Honoring My Brother

By Sister Tenzin Namdrol It was acute generational family dysfunction that led my brother to alcoholism, marginality, schizoid spells, total paralysis and eventually the loss to gangrene of one leg and then of the other. We were born less than one year apart and separated at birth by sex, parents' preferences, grandmothers, different nannies, temperaments, boarding schools, and eventually continents. Memories of him are vague. He was kind and generous but unable to measure the consequences of his acts. He practiced a daily rosary of misdeeds for which he received a daily rosary of punishments. Towards the end of his life I asked him, "Bruce, was there ever a happy day in your life?"  And he replied, ''No." "Surely there were birthdays, Christmases, graduations... there must have been some." Again he said, "No, they always had a bad ending." Towards the fifth and sixth decade of my own life, I began to focus on the family as a whole, more than on individual members. I researched parts of our family tree and realized that ostracism was a constant from both the paternal and maternal lineages. Bruce became a mere link between his ancestors and his unfortunate issue.


He was neglected and bedridden for eight years, yet there was grace in the acceptance of his condition; to some extent he was practicing the Paramitas and even when oscillating between psychic clarity and delusion he was a teacher to many of us. On occasion, I saw a certain aura around the remains of his devastated and minute body. Bruce chose to give his body for study to the University Hospital in Florianopolis, Brazil, hence his remains would not receive a formal burial. However, on the forty-ninth day following his death, in the evening, in Upper Hamlet, there was a magnificent double funeral ceremony for Thay Giac Thanh and for the brother of Thay Phap Thanh. Visually and musically it was the most beautiful I had ever attended and l dedicated it to my brother.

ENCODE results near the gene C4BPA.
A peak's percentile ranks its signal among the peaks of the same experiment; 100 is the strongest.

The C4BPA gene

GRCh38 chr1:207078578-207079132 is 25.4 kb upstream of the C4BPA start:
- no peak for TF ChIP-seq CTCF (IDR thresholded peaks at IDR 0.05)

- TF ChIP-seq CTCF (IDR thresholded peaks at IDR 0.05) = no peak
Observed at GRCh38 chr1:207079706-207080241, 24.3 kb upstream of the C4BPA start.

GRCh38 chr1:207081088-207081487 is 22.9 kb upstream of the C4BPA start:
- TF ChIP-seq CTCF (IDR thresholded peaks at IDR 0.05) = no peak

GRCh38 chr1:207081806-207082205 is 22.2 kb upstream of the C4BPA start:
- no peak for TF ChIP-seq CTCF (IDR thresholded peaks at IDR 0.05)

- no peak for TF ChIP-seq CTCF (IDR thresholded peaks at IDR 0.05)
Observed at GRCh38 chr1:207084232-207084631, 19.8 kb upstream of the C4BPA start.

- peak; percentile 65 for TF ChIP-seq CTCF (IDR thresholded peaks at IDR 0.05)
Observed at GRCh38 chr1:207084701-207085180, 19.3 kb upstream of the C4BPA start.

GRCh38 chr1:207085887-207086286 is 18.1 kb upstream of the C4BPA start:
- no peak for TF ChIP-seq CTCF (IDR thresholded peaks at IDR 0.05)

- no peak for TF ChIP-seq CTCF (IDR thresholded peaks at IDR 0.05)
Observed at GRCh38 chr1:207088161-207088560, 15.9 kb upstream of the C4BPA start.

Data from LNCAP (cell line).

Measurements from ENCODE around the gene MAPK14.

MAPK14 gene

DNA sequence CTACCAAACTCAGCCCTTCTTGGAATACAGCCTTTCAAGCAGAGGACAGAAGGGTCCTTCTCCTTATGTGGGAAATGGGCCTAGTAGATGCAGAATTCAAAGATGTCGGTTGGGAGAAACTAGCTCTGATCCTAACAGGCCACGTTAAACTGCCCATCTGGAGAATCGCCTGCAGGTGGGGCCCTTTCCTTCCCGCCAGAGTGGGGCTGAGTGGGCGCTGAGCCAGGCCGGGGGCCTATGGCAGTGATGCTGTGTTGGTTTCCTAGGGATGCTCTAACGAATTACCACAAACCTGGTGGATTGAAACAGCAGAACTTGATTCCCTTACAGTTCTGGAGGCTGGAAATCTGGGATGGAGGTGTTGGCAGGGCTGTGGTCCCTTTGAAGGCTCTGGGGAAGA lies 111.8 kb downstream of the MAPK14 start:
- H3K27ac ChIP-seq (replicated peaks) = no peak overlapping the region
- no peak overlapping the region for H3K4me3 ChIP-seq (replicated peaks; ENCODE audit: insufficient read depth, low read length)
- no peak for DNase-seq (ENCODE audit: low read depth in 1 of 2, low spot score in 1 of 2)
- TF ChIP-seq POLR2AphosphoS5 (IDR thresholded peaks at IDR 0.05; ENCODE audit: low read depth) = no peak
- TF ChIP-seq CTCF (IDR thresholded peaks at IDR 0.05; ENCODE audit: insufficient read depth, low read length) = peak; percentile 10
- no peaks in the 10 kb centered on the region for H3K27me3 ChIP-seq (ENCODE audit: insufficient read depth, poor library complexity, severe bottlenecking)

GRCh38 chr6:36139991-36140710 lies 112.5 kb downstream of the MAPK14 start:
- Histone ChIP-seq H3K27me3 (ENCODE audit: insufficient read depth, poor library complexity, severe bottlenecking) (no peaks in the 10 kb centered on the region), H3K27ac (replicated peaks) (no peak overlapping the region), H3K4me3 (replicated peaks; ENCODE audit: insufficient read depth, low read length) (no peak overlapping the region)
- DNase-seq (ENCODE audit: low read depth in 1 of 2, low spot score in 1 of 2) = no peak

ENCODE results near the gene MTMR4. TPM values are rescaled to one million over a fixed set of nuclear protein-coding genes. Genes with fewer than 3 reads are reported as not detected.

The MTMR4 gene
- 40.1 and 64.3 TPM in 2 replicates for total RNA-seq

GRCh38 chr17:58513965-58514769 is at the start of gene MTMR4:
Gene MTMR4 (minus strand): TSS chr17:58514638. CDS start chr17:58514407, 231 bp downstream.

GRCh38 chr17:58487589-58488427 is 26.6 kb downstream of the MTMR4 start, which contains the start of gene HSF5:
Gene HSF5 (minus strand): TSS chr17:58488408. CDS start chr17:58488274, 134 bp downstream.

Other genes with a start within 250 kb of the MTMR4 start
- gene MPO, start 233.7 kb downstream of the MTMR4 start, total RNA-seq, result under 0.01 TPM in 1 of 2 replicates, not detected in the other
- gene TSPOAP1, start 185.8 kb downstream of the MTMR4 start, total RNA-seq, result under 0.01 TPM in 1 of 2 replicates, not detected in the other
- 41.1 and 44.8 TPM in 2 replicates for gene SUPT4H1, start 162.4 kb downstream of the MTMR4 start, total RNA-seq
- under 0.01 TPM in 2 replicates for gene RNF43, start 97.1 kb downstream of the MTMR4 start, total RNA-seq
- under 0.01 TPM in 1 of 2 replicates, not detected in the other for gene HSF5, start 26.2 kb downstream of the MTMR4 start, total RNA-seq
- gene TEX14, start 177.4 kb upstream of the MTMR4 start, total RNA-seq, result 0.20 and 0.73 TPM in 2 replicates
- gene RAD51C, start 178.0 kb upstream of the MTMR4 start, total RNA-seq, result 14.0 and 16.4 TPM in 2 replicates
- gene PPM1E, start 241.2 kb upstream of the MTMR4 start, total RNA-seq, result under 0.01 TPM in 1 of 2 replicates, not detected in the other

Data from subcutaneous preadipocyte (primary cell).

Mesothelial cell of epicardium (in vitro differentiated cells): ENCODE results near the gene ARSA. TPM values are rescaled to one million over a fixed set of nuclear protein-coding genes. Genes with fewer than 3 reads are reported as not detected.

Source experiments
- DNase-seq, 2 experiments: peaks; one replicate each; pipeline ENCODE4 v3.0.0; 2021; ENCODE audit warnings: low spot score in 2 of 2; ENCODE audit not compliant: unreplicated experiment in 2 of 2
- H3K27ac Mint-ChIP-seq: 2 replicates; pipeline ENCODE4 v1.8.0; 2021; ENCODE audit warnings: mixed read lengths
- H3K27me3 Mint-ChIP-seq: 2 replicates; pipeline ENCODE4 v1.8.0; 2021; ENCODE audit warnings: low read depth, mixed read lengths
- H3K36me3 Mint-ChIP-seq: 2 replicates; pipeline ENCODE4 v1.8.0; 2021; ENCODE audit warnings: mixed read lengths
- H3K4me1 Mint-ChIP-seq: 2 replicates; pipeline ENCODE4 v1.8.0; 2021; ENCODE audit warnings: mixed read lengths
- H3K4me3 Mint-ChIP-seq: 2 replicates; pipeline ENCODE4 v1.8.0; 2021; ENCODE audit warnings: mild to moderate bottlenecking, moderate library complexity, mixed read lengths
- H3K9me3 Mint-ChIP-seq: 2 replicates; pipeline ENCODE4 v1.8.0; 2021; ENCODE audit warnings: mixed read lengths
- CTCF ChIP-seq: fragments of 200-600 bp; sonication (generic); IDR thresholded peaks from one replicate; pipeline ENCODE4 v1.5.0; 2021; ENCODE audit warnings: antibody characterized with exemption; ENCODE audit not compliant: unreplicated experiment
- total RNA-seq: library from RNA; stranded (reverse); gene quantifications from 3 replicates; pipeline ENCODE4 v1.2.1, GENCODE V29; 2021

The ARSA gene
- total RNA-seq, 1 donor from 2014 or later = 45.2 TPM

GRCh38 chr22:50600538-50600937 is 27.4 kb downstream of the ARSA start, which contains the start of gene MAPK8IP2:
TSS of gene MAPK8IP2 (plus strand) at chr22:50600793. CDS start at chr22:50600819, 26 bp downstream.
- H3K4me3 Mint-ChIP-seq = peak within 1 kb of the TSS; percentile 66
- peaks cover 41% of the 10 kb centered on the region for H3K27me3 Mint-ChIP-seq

After the ceremony forty monks in their bright yellow sanghati robes walked in procession to the Buddha Garden carrying the urns containing the ashes of the dead as well as, symbolically, the remains of my brother. Much moved and the only nun present, I followed the monks to the Buddha Garden and visualized his ashes  being spread in that peaceful and holy place when Thay Phap Thanh offered me the urn containing his brother 's ashes.  In deep gratitude, I took a handful and looking around for a proper tombstone, found a large and beautiful stone around which I spread the ashes of both brothers, Thay Phap Thanh's and my own.


It is said that the ordination of a monk or a nun will liberate seven prior and seven subsequent generations. It is my sincere prayer that, through monastics everywhere, all families can liberate ancestors and future issue from such insidious and long­lasting habit energies.

Sister Tenzin Namdrol is a nun in the Tibetan tradition. She received full ordination from Thich Nhat Hanh in Plum Village in 1998 and periodically comes to Plum Village to practice. She lives and supports Sanghas in Brazil, her native country.  She attended the Hand of the Buddha Retreat in June 2002 accompanied by a delegation of practitioners from Brazil.

PDF of this article